When a ‘contractor’ is really a cheated employee

‘Worker misclassification” is a dry term that smacks of paperwork mistakes and picayune regulations.

But as a multi-state McClatchy Newspaper investigation has revealed, it’s often a deliberate scheme to cheat laborers out of wages and defraud the public. The construction industry is rife with misclassification and other abusive practices. It costs states and the U.S. government billions of dollars in revenues; it preys on workers and can leaves them with no medical coverage when they are injured on the job.

The dodge is simple: Instead of listing employees as hourly workers, list them as independent contractors.

On paper, that shifts to them the responsibility for payroll taxes, on-the-job injuries and fair pay; it absolves the company of any obligation to pay overtime or the minimum hourly wage. It makes it easy to delay payment.

Unless a worker is genuinely his own boss, the practice violates federal and state law. Yet the U.S. Department of Labor has been remarkably lax in enforcing the law in the construction industry – especially among its own contractors.

The McClatchy special report, “Contract to Cheat,” is being published in this week’s editions of the News Tribune; the entire five-part series is posted on thenewstribune.com.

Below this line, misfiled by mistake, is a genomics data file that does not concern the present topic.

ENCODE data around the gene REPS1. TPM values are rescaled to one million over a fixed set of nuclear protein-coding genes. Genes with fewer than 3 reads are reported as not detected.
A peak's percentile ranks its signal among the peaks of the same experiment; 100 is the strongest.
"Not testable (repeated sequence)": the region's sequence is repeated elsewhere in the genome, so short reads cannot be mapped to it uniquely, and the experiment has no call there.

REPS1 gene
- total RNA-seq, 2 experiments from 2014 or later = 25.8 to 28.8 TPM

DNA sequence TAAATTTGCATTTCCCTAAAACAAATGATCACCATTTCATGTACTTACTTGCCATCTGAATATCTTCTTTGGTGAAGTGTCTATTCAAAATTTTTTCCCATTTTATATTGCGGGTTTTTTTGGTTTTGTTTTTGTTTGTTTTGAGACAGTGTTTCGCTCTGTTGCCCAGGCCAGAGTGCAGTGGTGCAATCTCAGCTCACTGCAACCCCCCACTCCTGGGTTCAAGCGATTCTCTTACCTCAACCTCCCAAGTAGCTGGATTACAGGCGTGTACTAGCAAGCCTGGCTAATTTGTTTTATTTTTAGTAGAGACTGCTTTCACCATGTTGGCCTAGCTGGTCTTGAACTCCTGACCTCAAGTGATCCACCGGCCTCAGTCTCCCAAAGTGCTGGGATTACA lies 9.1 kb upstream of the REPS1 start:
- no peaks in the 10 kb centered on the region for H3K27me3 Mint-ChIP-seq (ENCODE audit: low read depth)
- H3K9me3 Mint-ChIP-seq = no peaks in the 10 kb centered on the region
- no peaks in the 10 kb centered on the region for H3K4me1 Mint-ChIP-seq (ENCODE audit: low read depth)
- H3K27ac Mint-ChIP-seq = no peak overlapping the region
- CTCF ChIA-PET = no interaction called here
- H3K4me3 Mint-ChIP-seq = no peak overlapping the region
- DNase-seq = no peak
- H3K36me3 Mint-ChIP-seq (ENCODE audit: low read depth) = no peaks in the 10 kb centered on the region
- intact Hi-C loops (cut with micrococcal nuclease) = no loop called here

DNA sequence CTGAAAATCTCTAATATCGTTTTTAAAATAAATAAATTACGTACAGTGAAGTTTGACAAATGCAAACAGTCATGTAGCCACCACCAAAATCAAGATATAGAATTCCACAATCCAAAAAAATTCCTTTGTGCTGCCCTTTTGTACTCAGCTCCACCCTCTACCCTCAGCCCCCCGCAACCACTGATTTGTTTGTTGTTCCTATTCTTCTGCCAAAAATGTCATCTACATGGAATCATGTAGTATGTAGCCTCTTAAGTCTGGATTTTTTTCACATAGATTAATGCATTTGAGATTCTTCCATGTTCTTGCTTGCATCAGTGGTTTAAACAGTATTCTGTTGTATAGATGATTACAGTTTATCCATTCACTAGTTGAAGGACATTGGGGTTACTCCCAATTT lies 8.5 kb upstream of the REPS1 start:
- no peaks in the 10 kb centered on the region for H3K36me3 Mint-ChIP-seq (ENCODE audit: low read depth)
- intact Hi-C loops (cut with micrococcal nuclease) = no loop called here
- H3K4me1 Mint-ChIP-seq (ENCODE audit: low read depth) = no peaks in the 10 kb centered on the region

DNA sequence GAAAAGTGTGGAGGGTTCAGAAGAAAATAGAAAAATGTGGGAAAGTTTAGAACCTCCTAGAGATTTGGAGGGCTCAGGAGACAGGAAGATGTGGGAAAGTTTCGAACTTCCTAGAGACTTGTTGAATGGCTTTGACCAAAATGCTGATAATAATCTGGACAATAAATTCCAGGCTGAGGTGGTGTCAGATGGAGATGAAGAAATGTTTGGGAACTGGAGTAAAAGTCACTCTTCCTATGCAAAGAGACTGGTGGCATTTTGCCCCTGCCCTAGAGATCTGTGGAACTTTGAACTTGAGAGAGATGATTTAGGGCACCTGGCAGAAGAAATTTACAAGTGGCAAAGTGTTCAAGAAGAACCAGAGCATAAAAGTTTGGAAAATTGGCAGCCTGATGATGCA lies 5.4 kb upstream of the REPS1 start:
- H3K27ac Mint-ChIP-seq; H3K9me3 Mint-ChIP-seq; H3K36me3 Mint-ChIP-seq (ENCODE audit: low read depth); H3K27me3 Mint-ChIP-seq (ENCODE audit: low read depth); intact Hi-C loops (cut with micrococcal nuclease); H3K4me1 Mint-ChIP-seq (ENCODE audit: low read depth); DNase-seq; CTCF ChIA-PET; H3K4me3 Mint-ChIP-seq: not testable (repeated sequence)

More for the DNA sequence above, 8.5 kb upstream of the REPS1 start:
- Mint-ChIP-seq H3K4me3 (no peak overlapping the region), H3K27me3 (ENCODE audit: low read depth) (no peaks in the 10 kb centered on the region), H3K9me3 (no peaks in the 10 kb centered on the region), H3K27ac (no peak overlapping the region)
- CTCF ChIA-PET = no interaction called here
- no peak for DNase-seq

The case of Joshua Scott Lawson, a North Carolina construction worker, shows how unscrupulous companies victimize ordinary laborers.

Lawson, 29, worked long hours on building projects across his state, leaving his young family for days at a time. The company he thought was his employer paid him $10 an hour with no taxes withheld.

Eventually he found out that the company had listed him as an independent contractor and had paid no state or federal taxes on his behalf. He owed considerably more than he would have as a genuine hourly worker. He was responsible for all job-related expenses. He said he was clearing not much more than $200 a week for his wife and three children.

One day, he injured his shoulder trying to shield fellow workers from a bundle of falling two-by-fours. That’s when he discovered the company had not purchased workers compensation insurance for him.

The McClatchy investigation suggests that misclassification is almost a norm in some states. In Texas, a survey of 4,987 construction workers turned up 1,881 who had been misclassified – a rate of 37.7 percent. The State of Washington reportedly takes a much harder line on the practice.

McClatchy reporters Franco Ordonez and Mandy Locke found multiple ways to prevent predatory misclassification.

State and federal agencies, for example, could stop accepting payroll records that list people who aren’t themselves filing business tax forms. Workers who don’t know they are supposed to report themselves as independent contractors probably aren’t.

Governments could also stop awarding jobs to companies that have a history of tax evasion. Ordonez and Locke turned up a slew of repeat offenders who kept on landing lucrative contracts. By illegally lowering their payroll costs, cheaters are able to underbid honest companies.

The single most important measure is to care. Workplace abuses flourish in the absence of oversight. Washington, to its credit, goes beyond fines: It files criminal charges. Guilty verdicts and prison terms will give second thoughts to the most predatory employer.